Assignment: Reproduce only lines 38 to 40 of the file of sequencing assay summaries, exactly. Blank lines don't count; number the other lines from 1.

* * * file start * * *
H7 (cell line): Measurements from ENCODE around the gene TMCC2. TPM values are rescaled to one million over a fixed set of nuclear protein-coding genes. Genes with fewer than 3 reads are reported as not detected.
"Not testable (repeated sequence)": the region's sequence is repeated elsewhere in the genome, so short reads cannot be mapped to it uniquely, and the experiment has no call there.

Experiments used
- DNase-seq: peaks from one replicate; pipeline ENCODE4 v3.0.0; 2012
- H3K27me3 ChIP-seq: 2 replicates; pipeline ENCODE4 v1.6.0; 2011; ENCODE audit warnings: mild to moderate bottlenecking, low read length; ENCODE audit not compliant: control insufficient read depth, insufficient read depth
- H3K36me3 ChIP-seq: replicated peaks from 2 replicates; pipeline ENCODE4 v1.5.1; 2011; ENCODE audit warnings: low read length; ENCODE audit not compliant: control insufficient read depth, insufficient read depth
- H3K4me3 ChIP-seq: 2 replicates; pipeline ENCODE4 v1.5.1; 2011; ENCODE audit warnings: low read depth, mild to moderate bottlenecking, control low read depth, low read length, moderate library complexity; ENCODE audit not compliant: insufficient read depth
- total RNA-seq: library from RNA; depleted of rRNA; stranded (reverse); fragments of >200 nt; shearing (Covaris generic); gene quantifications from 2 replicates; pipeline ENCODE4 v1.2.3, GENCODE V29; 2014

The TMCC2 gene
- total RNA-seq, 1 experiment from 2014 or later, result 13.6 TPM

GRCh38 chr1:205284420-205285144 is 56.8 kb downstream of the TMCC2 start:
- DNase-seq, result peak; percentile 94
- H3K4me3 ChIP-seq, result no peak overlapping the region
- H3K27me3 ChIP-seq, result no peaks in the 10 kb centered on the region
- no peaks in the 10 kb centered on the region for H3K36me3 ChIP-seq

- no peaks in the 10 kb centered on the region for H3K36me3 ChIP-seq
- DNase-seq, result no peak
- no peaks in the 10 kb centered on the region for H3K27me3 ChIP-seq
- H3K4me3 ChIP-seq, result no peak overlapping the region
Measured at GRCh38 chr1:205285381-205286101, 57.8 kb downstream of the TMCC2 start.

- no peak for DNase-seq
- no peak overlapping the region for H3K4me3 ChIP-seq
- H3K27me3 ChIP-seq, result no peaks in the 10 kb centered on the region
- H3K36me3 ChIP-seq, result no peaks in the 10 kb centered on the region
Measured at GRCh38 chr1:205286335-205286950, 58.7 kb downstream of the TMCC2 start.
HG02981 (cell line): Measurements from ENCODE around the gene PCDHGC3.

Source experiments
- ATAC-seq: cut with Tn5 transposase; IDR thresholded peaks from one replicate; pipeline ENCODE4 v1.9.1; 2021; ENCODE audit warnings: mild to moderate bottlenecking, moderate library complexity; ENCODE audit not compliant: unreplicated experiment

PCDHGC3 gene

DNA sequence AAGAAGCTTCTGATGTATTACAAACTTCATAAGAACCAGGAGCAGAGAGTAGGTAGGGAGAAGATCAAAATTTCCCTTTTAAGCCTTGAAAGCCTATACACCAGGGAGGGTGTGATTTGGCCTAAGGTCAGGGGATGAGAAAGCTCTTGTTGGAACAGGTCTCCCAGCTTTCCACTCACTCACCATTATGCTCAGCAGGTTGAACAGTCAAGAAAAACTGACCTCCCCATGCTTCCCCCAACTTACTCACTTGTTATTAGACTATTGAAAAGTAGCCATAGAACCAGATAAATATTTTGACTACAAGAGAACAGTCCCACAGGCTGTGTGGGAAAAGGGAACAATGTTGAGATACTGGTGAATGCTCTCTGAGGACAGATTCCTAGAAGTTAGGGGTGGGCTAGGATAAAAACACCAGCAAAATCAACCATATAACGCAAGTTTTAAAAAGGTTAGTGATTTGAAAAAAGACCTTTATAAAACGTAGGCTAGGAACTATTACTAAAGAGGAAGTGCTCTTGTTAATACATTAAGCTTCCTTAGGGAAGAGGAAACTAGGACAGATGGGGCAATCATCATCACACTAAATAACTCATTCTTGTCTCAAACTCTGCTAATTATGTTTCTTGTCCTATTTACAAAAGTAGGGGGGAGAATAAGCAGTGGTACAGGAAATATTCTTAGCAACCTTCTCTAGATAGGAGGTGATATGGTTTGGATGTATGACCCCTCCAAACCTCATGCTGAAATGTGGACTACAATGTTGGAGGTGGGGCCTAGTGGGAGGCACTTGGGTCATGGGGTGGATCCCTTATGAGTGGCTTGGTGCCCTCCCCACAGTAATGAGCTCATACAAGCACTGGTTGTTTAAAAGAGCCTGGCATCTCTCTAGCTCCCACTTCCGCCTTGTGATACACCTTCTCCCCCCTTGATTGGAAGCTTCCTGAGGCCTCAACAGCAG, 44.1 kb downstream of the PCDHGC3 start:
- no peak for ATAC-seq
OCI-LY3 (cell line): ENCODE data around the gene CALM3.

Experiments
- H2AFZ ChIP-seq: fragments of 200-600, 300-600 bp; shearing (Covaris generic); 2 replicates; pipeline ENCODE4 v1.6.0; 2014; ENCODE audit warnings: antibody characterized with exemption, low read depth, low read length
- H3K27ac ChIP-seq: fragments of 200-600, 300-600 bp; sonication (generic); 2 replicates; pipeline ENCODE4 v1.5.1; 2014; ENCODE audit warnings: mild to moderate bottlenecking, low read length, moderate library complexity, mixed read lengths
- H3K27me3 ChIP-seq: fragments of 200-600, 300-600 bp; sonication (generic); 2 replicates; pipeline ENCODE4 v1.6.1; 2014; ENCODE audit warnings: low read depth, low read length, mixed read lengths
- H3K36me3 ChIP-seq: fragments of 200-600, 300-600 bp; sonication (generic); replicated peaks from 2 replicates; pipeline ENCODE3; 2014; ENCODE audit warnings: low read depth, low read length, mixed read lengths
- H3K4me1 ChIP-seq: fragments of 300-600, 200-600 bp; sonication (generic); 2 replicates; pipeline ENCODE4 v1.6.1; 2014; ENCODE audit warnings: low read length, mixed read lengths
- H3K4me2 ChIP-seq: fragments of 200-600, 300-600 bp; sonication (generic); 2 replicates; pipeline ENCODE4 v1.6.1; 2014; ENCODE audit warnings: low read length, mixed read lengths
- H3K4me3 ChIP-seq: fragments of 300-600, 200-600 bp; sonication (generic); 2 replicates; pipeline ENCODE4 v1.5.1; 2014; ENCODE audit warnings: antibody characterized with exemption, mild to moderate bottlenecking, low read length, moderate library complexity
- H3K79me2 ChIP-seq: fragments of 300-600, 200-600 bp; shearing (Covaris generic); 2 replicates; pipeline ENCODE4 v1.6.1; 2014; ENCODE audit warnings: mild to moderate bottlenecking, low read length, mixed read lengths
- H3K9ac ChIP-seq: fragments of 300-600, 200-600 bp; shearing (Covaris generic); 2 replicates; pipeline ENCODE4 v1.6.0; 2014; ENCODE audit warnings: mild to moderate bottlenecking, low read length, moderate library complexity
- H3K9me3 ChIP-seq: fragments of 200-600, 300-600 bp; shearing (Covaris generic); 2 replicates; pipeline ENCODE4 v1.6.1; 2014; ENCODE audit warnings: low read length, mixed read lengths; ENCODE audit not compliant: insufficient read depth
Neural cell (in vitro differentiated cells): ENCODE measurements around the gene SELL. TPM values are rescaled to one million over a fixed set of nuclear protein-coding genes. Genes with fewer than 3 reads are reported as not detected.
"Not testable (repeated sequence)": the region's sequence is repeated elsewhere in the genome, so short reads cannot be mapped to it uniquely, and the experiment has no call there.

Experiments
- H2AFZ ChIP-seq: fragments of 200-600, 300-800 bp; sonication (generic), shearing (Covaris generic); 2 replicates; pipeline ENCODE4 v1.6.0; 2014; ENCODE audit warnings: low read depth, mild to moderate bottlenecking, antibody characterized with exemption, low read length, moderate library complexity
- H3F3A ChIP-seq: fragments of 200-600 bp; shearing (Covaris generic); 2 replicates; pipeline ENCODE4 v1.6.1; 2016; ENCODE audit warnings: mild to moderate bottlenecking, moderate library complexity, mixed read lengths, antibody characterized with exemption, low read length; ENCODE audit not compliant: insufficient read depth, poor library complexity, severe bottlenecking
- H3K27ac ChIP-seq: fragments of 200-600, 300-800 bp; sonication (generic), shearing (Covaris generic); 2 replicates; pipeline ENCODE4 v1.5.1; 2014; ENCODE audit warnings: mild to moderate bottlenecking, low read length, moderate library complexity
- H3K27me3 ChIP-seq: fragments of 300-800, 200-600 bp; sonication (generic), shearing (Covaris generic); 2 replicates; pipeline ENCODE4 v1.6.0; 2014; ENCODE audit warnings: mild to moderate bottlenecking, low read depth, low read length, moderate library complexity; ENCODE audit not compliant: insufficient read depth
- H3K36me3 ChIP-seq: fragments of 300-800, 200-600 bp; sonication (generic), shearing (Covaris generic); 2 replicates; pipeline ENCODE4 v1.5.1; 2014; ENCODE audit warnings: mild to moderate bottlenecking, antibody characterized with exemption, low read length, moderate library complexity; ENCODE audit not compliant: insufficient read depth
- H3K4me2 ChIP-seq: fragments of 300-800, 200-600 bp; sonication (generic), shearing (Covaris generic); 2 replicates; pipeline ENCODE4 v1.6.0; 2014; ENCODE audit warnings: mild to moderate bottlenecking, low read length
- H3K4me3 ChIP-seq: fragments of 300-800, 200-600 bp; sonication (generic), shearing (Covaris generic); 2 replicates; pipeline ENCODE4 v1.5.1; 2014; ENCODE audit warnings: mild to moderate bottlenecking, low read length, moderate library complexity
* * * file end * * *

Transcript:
- H3K4me1 ChIP-seq: fragments of 300-600, 200-600 bp; sonication (generic); 2 replicates; pipeline ENCODE4 v1.6.1; 2014; ENCODE audit warnings: low read length, mixed read lengths
- H3K4me2 ChIP-seq: fragments of 200-600, 300-600 bp; sonication (generic); 2 replicates; pipeline ENCODE4 v1.6.1; 2014; ENCODE audit warnings: low read length, mixed read lengths
- H3K4me3 ChIP-seq: fragments of 300-600, 200-600 bp; sonication (generic); 2 replicates; pipeline ENCODE4 v1.5.1; 2014; ENCODE audit warnings: antibody characterized with exemption, mild to moderate bottlenecking, low read length, moderate library complexity